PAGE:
George strode languorously, rejoining no one in particular but loud enough for the room to hear. After settling on the preposterously plush yet visually modest throne upon which he spends most of the work day, he looked directly at me and sighed. Presently he spoke.
“Twitter feels like the inside of a television,” he mused. “Buzzing, busy cathode and anode. But no story! Some clever chap needs to put the gizmotrons behind the set and make with the drama. You know, do a Lewis Carroll and get us to the other side of the glass.”
George’s lineage is U.S. going back ten generations or more. They came here from Bottrop in Westphalia. This is what he claims. Of course he also goes on about how Germany is fiction and that Westphalia is rightfully Prussia.
I don’t have much today, but I wanted to point to a post over at dornob. It’s about “food printers”. I suppose I could leave you to ponder that while the link loads, but here’s a quick excerpt:
Is computerized food production the final frontier for futuristic home design? Mass production has transformed virtually every modern domicile-related industry, from house building to furniture construction – and now, innovative technologies are promising use the finest gourmet culinary delights straight from a household machine we can keep right in our kitchens.
Read more: Try a Byte: 3 Futuristic Food Printers to Produce Fine Cuisine | Designs & Ideas on Dornob
I’ve often thought that what is needed is a lateral search engine. The search results would all be laterally connected to your query. I remember being disappointed that Google’s “I’m Feeling Lucky” button didn’t do just that.
The reason I’ve always wanted lateral search, is that one of the joys of the web for me has always been serendipity. The web is simply filled with opportunities, when looking for knowledge, to find something amazing that you didn’t expect to find.
Chris Brogan has contemplated Twitter as a Serendipity Engine. I think there’s something to this, because today I happened across a tweet from Maarten Verkoren that contained a link to a blog post about a cursor kite. I originally saw the cursor kite at Beautiful/Decay, but Maarten’s link went to yay!everyday, a site I’d never seen. It’s filled with links to gorgeous and interesting art and design. As I perused it, I came across the link to the post at shape+color about anitabling.
You see, Jeremy Elder, the dude what runs shape+color stumbled upon the Flickr stream of anitabling, and came across the amazing work this anitabling has done with paper. The beautiful thing is, he can’t find anything else on this person. He assumes her name is Anita and that she’s a she. Beyond that and what appears to be Portuguese in her Flickr stream, he knows nothing else about her. It’s a gorgeous example of the serendipity I’m talking about.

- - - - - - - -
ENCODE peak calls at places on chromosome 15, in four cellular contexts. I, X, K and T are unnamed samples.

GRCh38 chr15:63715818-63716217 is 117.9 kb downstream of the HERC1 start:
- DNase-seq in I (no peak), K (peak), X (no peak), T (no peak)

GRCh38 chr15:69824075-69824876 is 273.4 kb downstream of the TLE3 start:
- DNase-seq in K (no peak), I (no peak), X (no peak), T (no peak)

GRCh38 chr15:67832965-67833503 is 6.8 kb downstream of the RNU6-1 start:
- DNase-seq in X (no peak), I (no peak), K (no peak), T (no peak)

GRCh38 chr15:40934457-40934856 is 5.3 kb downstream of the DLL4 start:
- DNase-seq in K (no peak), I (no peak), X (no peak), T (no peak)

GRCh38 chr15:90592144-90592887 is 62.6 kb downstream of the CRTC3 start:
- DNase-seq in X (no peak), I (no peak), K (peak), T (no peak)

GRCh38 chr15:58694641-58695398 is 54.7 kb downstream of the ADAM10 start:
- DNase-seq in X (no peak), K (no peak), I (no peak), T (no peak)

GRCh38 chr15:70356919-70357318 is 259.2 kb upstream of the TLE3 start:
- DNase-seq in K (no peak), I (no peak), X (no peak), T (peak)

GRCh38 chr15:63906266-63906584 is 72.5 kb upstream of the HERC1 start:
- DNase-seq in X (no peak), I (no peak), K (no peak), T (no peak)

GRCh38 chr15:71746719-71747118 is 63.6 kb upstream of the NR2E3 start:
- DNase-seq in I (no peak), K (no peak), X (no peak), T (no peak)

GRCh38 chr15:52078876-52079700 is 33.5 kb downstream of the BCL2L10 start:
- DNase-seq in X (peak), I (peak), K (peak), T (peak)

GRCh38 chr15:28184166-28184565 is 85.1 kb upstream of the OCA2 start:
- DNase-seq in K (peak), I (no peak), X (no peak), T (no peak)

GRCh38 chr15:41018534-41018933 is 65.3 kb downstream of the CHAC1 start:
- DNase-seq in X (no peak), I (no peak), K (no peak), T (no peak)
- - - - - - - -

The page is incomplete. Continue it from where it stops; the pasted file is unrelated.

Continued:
Just today I had the good fortune to discover Matthew Milliner and his blog, millinerd.com. He’s a Ph.D. candidate in art history at Princeton. He’s also a graduate of Princeton’s Theological Seminary. Don’t let the visual aesthetic of his blog lead to you the conclusion that it is without beauty. A tendentious antipathy to Christianity would perhaps make it difficult to get at the beauty there, so, y’know, YMMV.
His recent post, The Largest Show on Earth, is what brought me to him. I’ve been trying to reconstruct how I found it but, sadly, I cannot. It’s a simple and clever little post about Bauhaus and MoMA’s Bauhaus exhibit. Part of what struck me about the post was a quote from Michael J. Lewis (whom I assume to be THIS Dr. Lewis).
I recently discovered hoodiepeople.com, which, I know, I’m slow. It’s a very smart hoodie etailer out of Petaluma, California. If you like hoodies—and who doesn’t—it’s definitely worth checking out.
Thanks to hoodiepeople and their excellent blog, I was pleased to discover Marc Ecko‘s got a line of Star Wars hoodies that are entirely too clever. I particularly like the X-Wing pilot hoodie (which hoodiepeople don’t seem to carry for some reason) and the Boba Fett hoodie. So, y’know, if you’re trying to decide what to buy me so as to curry favor, well, now you know.